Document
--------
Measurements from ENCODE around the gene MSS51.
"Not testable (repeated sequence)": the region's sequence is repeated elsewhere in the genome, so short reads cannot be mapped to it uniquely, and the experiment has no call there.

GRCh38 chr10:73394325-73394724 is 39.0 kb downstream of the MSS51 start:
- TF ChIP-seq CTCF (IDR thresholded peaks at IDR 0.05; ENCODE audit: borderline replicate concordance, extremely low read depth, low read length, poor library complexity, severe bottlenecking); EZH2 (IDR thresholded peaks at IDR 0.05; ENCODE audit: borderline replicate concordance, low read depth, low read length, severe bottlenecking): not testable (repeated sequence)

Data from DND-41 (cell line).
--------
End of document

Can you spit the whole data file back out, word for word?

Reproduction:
Measurements from ENCODE around the gene MSS51.
"Not testable (repeated sequence)": the region's sequence is repeated elsewhere in the genome, so short reads cannot be mapped to it uniquely, and the experiment has no call there.

GRCh38 chr10:73394325-73394724 is 39.0 kb downstream of the MSS51 start:
- TF ChIP-seq CTCF (IDR thresholded peaks at IDR 0.05; ENCODE audit: borderline replicate concordance, extremely low read depth, low read length, poor library complexity, severe bottlenecking); EZH2 (IDR thresholded peaks at IDR 0.05; ENCODE audit: borderline replicate concordance, low read depth, low read length, severe bottlenecking): not testable (repeated sequence)

Data from DND-41 (cell line).